Innovative game designer and advocate Daniel Solis recently opened up a game design dare called the Thousand Year Game Design Challenge. The idea is simple. Lots of games get published every year, but how many of them have the potential to become classics we enjoy a millennium from now?
Damned few, of course.
Daniel knows games. In his day job, he works as an art director for an advertising agency, but in his free time help helps out indie designers with graphic design and designs excellent games himself. Last year, Evil Hat Productions published his latest design Happy Birthday, Robot, a picture book storytelling game “for families and classrooms.”
The Thousand Year Game Design challenge puts up $1,000—that’s a buck a year—as a prize for the new game design that Daniel and his wife figure has the best chance of surviving the test of time. They plan to judge the entries on three factors: elegance, accessibility, and fun.
As someone who’s designed games for a living, I can tell you that’s the holy trinity of classic games. Hitting on all three points is something that many games aspire to but few achieve. Many don’t even bother trying.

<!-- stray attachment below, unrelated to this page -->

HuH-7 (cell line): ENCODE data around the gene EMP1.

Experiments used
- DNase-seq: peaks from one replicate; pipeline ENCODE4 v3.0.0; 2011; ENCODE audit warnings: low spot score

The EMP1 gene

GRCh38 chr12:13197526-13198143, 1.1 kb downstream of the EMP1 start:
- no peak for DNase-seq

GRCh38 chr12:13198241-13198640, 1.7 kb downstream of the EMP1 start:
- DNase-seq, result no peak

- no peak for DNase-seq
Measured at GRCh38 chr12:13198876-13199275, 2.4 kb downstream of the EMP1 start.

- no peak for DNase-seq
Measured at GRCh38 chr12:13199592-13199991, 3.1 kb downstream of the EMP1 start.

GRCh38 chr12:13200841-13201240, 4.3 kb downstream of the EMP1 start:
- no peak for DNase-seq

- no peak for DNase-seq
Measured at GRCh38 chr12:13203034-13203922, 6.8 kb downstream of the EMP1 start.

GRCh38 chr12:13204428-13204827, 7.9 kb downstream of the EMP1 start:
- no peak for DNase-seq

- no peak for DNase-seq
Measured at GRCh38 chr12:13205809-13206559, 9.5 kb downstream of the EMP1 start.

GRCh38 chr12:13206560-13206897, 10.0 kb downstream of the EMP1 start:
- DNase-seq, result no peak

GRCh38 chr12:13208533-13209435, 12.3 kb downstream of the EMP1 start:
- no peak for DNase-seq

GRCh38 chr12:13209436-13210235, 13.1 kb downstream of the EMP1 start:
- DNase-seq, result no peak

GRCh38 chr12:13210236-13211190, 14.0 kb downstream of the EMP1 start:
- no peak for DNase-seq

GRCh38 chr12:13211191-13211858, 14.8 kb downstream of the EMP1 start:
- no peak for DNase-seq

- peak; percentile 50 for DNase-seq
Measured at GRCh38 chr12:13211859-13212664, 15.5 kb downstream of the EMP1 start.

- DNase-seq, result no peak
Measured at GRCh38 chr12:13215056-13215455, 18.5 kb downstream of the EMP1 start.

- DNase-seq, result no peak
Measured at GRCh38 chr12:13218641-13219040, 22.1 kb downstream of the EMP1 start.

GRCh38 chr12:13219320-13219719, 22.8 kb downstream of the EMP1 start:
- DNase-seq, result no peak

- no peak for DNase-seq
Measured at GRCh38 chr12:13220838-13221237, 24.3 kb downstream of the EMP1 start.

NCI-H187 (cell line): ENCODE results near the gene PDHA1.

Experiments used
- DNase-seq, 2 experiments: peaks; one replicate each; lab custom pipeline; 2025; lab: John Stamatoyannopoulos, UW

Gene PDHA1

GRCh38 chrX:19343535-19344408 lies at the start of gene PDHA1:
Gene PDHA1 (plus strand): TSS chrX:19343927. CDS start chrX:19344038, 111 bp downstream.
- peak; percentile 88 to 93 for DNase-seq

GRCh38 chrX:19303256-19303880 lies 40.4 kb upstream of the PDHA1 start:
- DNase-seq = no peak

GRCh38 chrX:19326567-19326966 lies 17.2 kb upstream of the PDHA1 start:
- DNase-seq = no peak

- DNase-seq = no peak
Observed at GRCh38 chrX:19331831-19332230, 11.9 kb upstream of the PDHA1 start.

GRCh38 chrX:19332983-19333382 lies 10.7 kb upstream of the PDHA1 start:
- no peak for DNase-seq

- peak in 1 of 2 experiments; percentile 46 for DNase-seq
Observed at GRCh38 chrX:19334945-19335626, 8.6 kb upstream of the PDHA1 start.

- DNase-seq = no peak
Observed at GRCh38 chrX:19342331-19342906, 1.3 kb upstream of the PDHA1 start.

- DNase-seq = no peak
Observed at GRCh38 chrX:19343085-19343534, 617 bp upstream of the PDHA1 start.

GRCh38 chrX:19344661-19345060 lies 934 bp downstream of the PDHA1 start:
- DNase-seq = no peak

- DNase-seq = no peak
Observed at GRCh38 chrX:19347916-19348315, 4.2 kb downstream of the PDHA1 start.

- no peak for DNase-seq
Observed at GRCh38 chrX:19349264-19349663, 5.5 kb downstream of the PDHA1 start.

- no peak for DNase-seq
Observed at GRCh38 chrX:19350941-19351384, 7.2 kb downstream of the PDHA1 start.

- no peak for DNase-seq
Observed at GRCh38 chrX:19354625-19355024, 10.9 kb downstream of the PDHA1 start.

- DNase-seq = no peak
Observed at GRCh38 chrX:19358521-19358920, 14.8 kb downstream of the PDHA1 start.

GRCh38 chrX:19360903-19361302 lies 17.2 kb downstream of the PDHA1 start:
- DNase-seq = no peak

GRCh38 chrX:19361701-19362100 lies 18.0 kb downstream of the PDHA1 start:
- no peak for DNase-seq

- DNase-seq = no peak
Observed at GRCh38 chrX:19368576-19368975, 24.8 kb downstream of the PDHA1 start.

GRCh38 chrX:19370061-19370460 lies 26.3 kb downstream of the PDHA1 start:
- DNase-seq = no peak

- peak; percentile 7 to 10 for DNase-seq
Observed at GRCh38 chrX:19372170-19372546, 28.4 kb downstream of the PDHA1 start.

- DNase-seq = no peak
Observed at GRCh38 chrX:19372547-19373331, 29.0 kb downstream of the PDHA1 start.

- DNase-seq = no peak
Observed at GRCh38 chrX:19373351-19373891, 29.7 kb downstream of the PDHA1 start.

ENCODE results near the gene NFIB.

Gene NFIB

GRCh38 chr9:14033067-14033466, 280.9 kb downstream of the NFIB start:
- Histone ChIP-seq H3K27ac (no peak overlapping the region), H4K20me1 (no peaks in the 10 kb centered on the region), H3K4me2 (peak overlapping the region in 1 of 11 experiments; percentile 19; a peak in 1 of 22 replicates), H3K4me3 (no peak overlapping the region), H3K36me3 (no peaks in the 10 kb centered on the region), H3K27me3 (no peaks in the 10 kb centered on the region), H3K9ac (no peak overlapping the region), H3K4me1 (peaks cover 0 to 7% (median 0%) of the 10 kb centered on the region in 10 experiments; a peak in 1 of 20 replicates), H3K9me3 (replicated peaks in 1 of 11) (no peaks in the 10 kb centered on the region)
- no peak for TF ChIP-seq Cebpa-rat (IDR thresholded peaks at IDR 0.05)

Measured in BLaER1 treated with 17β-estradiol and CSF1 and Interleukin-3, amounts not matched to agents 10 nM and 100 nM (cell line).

The cool part of the contest is that all entrants—including the winner—keep the rights to their games. It’s up to them to go figure out a way to get the game into players’ hands after that, but if you win at least you’ll have an extra grand in your pocket as a head start for taking on that new challenge.
The deadline for entries is July 31, 2011. That may sound like a lot of time, but not when you compare it to the hoped-for longevity of the games involved. If you think you’re up for it, get cracking!
Matt Forbeck is the author of thirteen tie-in novels, most of them having to do with Dungeons & Dragons or Blood Bowl. Recently, Angry Robot published his first original novel—Amortals—and his second—Vegas Knights—is due out this spring.